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The extensive park and facilities at Bellahouston are just off of junction 23 of the M8, and are conveniently located for the Mosspark, Cardonald and Dumbreck areas of Glasgow. As well as formal gardens, Bellahouston Park also has a good amount of open parkland in which to relax and enjoy views over the city skyline.

Inside of the park’s environs, quiet contemplation can be enjoyed at the House for an Art Lover. The art gallery and exhibition space is available for hire, and is incredibly popular during summer months as a wedding venue. There are also community groups and events that are open to all, such as flower workshops and annual Christmas fayre. The house was completed in 1996 based on original drawings from 1901 and is based around the main exhibition grounds that were laid down in the 1930s.

Bellahouston has provision for the more active and adventurous, with an extensive range of sports facilities. A bowling club, ski & surfboard centre, cycle track and pitch’n’put golf course are just some of the more notable offerings in the park, along with more traditional park facilities such as the three play areas that are popular among local families.

The extensive park covers almost 170 acres of land boasts formal gardens, such as a walled garden, sunken garden, 2011 Papal memorial garden and even a planted maze inspired by Alice in Wonderland.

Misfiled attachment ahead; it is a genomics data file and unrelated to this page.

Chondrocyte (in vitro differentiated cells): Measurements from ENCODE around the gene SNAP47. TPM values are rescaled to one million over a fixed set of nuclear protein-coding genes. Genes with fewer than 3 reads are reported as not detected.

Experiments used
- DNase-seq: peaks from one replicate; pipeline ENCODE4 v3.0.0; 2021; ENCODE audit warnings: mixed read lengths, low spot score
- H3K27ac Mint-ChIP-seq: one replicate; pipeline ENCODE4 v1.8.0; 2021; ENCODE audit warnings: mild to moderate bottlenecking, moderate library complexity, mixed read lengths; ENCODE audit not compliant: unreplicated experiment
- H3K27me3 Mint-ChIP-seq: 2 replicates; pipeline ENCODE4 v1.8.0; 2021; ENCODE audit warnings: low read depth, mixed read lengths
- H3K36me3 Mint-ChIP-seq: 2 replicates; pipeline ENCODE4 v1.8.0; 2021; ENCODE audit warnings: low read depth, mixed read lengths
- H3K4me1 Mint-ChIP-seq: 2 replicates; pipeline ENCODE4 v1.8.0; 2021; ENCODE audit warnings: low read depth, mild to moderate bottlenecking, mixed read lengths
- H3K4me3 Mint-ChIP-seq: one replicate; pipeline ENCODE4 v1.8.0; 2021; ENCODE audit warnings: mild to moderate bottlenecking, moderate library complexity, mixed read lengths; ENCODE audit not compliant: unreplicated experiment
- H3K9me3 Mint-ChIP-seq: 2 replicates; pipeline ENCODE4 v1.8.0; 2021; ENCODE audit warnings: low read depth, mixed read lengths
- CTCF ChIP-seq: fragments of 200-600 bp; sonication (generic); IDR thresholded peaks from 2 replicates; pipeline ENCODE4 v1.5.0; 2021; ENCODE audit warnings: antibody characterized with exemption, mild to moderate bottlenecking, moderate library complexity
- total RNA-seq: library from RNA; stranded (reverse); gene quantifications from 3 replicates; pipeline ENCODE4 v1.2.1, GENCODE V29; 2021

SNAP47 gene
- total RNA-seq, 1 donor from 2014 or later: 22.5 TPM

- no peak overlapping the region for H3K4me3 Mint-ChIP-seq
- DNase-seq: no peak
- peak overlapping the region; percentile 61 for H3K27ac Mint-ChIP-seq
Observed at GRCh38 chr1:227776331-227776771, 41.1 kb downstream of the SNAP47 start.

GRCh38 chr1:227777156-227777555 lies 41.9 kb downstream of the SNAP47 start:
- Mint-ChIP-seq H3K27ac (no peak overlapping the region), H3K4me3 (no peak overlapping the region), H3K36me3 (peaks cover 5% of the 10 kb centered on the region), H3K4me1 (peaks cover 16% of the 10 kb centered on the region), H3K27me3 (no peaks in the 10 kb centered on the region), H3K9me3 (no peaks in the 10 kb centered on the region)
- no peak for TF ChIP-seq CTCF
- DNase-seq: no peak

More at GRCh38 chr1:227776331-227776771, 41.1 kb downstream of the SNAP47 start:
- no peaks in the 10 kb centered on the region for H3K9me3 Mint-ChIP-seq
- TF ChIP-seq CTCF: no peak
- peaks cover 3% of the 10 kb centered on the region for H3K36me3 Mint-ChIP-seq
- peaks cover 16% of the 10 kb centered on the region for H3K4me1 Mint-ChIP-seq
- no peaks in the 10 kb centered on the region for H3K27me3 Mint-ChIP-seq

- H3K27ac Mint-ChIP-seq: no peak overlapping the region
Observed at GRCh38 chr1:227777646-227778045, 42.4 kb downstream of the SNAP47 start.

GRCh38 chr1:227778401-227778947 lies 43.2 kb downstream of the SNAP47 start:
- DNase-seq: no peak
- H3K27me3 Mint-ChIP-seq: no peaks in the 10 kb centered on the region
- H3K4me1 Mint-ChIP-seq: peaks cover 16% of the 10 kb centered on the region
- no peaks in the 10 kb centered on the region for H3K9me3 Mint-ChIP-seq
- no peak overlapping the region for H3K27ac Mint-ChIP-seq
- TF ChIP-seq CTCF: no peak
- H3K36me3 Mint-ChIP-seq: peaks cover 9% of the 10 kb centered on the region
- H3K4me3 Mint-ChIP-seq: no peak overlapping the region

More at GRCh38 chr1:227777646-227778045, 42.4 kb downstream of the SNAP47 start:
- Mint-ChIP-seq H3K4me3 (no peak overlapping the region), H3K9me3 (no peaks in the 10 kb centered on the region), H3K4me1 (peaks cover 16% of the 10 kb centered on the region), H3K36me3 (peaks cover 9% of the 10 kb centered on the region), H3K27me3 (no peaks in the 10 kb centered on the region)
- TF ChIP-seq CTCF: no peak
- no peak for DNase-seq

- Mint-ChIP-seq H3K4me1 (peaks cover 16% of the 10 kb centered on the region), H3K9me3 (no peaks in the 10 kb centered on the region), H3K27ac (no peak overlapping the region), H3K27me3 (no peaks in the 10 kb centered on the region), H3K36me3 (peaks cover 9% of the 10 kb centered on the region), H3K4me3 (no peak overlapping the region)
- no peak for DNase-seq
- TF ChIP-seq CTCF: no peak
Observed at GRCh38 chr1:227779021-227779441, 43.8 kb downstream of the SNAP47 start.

Until the late Victorian era, Bellahouston Park consisted of farmland that was part of the Maxwell Estate, run from the Maxwell’s home at Pollok House, just south of Bellahouston in the area now known as Pollok Country Park. It was purchased by the Glasgow Corporation in 1895 and opened as a public park just 1 year later.

Due to its size and location, Bellahouston Park has been used many times over the years as the perfect location for large scale events in the centre of Glasgow. The Empire Exhibition of 1938 was an international event held to showcase and boost the economy of Scotland. Sadly, the exhibition didn’t meet its intended aim, actually making a loss of £130,000, quite a sizeable amount for the 1930s, and based on inflation would be around £9 million today.

The most prominent structure to be built for the event was the 300 feet tall Tait Tower, an art deco construction that was designed to produce stunning views over the surround gardens and city skyline. Although the foundations are still visible in the park, the tower itself was dismantled in 1939 by the British Army.

As well as the Empire Exhibition, Bellahouston has also hosted two popes (John Paul II in 1982 and Benedict XVI in 2010), famed evangelist Billy Graham, a range of independent concerts from bands like Coldplay and Snow Patrol, and between 2013 and 2019, the Park also hosted the Glasgow Summer Sessions, a joint series of concerts from Geoff Ellis, DF Concerts and Live Nation.

In 2017, Californian punk rock band Green Day infamously had to cancel their appearance at Bellahouston just 40 minutes before the gates were due to open. Adverse weather conditions led to health and concerns from the promoters PCL and local safety council deemed the stage unsafe for everyone involved. Despite assurances from the band that they will “be back”, Green Day have not been to Glasgow again at the time of writing, with a promised appearance in 2022 following two years of postponements due to the COVID-19 pandemic.